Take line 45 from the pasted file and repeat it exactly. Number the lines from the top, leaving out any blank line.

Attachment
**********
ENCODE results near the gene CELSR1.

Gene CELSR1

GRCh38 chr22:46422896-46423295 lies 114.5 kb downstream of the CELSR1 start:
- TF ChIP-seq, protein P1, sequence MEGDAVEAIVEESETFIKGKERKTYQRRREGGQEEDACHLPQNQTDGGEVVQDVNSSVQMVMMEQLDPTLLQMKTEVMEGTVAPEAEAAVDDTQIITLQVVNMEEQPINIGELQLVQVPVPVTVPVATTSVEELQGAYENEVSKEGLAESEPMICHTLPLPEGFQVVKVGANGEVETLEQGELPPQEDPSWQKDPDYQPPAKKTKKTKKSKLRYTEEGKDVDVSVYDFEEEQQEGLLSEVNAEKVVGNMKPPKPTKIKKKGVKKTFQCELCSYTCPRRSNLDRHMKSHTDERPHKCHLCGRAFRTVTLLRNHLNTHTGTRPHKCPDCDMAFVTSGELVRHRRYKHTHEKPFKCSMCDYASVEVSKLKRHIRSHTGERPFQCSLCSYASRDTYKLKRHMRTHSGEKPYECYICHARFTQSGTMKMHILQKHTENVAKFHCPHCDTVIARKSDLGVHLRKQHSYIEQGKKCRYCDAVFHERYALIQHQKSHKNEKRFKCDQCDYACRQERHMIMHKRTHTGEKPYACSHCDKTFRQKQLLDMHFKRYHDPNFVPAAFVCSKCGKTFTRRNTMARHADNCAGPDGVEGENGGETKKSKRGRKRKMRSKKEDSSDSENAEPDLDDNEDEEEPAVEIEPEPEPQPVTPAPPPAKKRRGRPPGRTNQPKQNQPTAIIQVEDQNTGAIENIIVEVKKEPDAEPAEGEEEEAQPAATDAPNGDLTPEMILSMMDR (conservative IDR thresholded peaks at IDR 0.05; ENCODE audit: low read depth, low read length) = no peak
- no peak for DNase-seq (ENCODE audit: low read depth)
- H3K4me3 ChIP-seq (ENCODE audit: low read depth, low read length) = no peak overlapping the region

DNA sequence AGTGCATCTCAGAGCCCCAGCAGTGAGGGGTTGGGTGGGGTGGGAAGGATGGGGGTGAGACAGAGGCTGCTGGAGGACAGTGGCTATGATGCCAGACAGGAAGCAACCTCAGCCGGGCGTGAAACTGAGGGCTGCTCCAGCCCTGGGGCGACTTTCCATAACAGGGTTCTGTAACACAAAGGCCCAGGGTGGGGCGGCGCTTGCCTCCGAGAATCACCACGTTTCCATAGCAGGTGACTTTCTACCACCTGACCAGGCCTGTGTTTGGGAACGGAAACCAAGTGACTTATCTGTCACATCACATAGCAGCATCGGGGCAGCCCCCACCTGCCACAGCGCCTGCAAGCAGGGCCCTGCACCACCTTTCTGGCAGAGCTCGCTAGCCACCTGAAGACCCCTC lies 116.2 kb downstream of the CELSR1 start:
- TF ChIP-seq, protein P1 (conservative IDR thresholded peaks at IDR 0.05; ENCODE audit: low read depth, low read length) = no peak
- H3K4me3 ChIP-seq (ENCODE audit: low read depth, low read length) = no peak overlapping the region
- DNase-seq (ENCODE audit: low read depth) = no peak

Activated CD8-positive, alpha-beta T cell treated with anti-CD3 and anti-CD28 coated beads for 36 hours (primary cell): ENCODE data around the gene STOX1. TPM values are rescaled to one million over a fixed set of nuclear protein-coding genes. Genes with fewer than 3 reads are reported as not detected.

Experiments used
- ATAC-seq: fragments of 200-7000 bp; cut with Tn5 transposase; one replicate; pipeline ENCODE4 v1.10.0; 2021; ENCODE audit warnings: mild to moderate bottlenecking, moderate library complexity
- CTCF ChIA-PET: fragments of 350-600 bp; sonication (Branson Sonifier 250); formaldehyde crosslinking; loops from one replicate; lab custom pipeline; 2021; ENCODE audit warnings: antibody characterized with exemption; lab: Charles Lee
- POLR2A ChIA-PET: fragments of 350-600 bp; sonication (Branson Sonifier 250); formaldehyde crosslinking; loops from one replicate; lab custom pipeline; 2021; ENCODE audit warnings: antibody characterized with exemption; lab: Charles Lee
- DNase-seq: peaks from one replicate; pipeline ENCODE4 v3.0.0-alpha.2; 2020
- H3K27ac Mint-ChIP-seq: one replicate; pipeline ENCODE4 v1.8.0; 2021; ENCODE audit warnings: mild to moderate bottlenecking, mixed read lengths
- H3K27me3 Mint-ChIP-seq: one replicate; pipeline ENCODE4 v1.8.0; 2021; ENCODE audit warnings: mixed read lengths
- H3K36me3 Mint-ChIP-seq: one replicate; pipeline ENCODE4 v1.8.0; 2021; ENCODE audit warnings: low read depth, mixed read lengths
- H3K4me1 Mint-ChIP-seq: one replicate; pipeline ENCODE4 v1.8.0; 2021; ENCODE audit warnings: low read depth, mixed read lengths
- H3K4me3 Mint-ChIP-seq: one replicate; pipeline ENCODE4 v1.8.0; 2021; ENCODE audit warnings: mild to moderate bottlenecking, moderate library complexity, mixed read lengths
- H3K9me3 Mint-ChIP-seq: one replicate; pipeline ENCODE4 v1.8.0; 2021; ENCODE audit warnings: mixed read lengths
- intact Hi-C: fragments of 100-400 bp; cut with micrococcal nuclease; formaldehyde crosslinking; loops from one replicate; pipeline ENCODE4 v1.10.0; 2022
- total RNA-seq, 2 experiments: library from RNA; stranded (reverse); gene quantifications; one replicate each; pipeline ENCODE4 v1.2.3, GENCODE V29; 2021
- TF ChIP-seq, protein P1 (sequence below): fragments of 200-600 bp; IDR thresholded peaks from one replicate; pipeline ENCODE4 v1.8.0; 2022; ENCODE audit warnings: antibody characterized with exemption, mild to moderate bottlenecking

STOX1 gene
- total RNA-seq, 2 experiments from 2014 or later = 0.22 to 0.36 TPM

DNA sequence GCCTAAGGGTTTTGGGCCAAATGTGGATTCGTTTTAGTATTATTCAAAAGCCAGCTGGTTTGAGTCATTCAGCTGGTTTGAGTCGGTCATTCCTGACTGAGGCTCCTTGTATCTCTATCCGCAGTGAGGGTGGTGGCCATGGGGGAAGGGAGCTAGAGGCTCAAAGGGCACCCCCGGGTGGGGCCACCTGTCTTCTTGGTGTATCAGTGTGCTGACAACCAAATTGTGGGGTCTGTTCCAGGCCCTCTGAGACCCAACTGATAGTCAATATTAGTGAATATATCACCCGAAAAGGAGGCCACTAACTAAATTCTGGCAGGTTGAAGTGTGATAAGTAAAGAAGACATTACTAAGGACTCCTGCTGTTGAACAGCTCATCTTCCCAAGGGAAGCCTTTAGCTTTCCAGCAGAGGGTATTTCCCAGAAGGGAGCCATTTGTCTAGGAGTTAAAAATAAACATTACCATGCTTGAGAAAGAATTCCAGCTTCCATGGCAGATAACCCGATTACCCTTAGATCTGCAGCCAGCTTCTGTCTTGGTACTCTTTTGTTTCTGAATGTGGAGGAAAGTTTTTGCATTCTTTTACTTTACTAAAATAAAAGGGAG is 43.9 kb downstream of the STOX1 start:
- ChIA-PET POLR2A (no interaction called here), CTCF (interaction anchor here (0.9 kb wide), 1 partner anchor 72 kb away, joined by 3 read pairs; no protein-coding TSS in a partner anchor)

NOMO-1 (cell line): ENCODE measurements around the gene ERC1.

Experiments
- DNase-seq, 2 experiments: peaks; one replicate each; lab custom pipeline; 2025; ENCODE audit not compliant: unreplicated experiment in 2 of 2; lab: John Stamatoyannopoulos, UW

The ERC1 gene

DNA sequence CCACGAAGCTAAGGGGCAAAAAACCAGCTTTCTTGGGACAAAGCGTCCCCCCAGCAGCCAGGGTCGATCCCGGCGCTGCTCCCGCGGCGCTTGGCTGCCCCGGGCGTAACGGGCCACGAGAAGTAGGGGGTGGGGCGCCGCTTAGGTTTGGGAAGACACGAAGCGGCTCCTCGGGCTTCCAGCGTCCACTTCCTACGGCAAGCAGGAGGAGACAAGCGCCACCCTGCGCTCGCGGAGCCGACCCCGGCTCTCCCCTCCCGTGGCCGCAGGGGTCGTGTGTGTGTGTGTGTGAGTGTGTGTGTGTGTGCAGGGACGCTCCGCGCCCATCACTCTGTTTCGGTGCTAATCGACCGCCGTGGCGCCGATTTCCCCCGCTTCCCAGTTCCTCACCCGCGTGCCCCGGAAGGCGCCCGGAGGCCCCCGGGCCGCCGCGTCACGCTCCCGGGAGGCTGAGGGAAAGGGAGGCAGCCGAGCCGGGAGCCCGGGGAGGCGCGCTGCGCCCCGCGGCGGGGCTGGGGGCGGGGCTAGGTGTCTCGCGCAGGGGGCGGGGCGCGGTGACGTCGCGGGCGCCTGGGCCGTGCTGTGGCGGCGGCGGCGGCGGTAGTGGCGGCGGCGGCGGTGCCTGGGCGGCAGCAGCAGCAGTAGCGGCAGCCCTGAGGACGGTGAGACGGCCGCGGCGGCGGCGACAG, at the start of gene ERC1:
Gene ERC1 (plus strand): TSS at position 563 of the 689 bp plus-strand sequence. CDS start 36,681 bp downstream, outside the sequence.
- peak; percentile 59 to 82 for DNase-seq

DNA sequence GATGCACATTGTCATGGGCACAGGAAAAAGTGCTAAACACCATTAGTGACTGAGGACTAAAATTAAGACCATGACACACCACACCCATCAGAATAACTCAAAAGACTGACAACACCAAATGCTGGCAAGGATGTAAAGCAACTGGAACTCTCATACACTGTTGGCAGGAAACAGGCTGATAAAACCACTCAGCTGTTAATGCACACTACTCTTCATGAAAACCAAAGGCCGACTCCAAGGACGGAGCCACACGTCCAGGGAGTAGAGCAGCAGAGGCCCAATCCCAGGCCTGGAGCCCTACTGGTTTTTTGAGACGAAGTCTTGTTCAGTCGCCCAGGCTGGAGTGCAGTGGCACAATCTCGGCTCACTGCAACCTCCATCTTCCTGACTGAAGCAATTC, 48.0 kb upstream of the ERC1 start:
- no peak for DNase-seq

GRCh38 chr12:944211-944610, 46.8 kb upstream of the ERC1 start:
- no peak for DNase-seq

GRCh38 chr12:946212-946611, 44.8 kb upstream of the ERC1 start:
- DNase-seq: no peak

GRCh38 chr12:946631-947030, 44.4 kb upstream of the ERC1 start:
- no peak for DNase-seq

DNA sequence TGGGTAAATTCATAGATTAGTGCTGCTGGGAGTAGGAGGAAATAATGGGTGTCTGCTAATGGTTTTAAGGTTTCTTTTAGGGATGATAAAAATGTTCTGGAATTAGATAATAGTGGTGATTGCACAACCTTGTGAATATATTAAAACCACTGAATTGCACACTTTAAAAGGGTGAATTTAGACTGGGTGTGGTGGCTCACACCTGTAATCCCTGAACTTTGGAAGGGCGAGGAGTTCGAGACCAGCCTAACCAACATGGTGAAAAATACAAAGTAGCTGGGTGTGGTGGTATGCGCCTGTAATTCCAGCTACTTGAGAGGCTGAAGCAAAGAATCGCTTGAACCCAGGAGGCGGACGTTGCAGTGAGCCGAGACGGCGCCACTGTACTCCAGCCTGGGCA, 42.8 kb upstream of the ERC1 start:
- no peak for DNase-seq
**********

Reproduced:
DNA sequence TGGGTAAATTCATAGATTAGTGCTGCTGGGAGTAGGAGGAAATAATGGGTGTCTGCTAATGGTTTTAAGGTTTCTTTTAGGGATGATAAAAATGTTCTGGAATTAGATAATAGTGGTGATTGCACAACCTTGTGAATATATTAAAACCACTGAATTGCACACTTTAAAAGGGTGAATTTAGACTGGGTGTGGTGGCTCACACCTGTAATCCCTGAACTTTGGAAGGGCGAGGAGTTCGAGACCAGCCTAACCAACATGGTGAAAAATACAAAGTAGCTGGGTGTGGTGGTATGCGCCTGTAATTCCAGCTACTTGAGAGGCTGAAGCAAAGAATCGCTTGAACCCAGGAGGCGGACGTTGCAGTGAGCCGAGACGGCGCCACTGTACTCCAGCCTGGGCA, 42.8 kb upstream of the ERC1 start: